PA is enriched at dorsal membrane ruffles upon the decrease of PM tension
To examine the direct effect of PM tension on PLD activity, we utilized hypotonic or hypertonic buffer to induce the increase or decrease of PM tension, respectively, in mouse myoblasts, similar to the approach taken by numerous prior studies (Boulant et al., 2011; Diz-Muñoz et al., 2013; Houk et al., 2012). After transfection of a PA biosensor (PABD–GFP, the PA-binding domain of yeast Spo20p fused with GFP) into C2C12 myoblasts, we imaged its distribution with spinning disc confocal microscopy at 37°C. Similar to a previous report (Zeniou-Meyer et al., 2007), PABD–GFP was mainly distributed in the nucleus and PM, especially at lamellipodia and membrane ruffles when cells were incubated in an isotonic buffer (1× PBS) (Fig. 1Aa). Interestingly, the enriched signals of PABD–GFP at PM became diffused after a 2-min incubation in a hypotonic buffer (0.5× PBS) (Fig. 1Ab), and they re-appeared when the cells were allowed to recover in 1× PBS for 2 min (Fig. 1Ac; Movie 1). We hereafter referred to this hypotonic treatment followed with isotonic buffer recovery as osmotic shock (OS) treatment.
A similar phenotype could be observed when directly incubating the cells with a hypertonic buffer (PBS+150 mM sucrose) where the PABD–GFP signal at membrane ruffles increased from 2 min, peaked at 5 min and gradually settled (Fig. 1B; Fig. S1A, Movie 2). We thus quantified the effect of hypertonic buffer treatment on membrane ruffling by dividing the ruffling phenotype into four categories: sparse, mild, intermediate and severe with <5%, 5–10%, 10–20% or >20% of the dorsal area having membrane ruffles, respectively (Fig. 1C). While only 5% of cells incubated in isotonic buffer had substantial membrane ruffles (intermediate and severe), a 5-min hypertonic buffer incubation significantly increased this population to 52%. Importantly, the PABD–GFP ruffles could also be observed when the decreased PM tension was induced with a radial cell stretcher by 2 min mechanical stretching and 2 min relaxation in myoblasts (Fig. 1D). Together, we found that PABD–GFP signal at PM was enhanced when PM tension was reduced by OS or mechanical stretch.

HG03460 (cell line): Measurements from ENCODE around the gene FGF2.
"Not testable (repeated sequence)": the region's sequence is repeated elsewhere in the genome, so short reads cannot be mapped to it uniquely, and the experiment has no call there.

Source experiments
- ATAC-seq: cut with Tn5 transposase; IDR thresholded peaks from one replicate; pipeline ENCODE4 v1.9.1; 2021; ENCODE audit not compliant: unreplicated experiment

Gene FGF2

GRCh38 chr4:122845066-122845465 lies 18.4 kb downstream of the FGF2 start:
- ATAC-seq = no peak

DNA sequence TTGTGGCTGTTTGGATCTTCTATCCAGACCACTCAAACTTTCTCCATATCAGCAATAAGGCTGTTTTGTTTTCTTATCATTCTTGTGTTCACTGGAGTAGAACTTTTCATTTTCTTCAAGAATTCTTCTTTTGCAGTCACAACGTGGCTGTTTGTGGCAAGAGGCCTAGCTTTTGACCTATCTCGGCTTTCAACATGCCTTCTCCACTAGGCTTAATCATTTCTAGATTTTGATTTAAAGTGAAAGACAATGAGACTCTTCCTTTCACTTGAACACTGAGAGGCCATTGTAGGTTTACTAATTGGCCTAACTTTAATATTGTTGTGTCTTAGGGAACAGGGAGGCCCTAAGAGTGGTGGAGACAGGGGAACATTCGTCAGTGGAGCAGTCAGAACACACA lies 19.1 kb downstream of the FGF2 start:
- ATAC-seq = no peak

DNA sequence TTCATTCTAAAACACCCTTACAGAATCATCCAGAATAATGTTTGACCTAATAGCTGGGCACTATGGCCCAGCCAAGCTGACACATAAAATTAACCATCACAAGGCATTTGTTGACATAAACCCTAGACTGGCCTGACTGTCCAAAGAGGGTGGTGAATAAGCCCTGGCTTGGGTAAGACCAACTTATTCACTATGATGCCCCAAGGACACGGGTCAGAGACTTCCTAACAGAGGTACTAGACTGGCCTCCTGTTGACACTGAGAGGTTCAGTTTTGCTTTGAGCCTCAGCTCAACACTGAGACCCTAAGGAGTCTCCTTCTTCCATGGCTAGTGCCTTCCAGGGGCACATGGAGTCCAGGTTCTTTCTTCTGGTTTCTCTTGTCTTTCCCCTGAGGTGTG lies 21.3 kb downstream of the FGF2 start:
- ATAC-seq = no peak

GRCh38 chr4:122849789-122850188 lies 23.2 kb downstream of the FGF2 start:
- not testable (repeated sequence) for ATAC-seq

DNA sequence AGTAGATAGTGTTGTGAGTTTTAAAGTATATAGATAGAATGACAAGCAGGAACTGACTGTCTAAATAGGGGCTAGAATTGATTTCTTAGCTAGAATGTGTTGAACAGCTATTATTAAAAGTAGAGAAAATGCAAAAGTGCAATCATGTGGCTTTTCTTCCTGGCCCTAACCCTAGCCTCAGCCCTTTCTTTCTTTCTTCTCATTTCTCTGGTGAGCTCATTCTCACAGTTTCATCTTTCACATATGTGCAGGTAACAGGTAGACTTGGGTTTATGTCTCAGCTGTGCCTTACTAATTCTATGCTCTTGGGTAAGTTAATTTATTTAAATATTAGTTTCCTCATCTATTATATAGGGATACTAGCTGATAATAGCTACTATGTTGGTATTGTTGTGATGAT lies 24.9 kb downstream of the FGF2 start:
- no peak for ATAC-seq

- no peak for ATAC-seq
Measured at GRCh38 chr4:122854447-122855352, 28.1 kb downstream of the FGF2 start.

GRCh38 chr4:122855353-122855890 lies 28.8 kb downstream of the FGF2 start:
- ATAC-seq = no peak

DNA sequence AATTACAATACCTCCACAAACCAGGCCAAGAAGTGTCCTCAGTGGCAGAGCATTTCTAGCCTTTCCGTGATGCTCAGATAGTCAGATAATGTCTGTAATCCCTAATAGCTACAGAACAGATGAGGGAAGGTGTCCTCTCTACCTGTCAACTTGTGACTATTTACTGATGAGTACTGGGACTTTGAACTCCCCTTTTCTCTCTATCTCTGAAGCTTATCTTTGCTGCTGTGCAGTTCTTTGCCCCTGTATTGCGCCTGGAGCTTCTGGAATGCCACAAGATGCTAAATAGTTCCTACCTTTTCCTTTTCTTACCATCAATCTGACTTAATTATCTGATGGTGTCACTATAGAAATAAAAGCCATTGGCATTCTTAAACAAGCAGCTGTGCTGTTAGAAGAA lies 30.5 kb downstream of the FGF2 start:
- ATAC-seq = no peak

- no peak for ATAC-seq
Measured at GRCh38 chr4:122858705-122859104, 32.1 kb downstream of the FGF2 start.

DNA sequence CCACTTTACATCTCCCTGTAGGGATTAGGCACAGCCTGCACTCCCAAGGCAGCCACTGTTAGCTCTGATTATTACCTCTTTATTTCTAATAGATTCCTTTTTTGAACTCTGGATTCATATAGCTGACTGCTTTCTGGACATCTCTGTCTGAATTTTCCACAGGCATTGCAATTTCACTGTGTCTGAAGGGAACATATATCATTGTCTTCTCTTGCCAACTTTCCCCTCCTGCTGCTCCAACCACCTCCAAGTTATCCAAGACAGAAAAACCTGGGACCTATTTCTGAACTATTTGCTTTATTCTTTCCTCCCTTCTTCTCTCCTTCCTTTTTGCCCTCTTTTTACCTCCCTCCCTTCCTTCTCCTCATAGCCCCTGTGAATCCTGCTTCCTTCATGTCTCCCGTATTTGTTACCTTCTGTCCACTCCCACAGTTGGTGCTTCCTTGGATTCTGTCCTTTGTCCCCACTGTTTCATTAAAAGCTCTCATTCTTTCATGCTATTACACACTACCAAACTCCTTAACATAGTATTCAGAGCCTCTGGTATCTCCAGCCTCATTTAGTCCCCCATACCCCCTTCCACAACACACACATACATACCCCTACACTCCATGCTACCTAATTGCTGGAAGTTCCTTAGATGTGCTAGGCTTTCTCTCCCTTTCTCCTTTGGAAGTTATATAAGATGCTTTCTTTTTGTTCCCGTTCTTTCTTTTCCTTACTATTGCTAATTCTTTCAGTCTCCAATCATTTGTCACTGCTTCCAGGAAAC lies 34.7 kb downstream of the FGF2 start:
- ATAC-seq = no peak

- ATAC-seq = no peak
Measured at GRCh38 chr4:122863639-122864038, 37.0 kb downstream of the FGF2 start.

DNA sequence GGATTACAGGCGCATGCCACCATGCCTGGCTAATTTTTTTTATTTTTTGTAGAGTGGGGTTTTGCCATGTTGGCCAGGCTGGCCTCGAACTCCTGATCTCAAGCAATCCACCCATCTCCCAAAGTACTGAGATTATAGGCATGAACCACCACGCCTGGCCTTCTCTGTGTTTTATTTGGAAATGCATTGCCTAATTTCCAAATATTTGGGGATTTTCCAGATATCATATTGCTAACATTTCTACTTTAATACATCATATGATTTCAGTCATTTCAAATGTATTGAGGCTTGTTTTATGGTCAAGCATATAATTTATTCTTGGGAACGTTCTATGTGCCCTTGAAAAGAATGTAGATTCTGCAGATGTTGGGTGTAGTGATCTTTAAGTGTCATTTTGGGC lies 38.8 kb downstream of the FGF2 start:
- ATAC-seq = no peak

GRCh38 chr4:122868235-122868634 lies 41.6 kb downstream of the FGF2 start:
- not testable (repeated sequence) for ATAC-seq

To test whether the enrichment of PABD–GFP at PM reflects a change of cellular PA level upon tension alteration, we extracted total lipids from cells treated with different buffers, measured the amount of PA with an enzymatic assay, normalized to the protein concentrations and expressed it as fold change compared with the control cells. Consistent with the data for PABD–GFP signals at the PM, the total PA amount in hypertonic buffer-treated cells was increased with a similar kinetics to the PABD–GFP signals, increasing gradually and peaking at 5 min (Fig. 1E; Fig. S1B). Surprisingly, both tension manipulations, hypertonic and hypotonic, led to increased total PA (Fig. 1E). These results suggest that total PA quantification may not reflect local PA production or distribution. To specifically investigate the effect of PM tension on PA dynamics, we thus mainly used PABD–GFP and live-cell imaging to further dissect this phenomenon.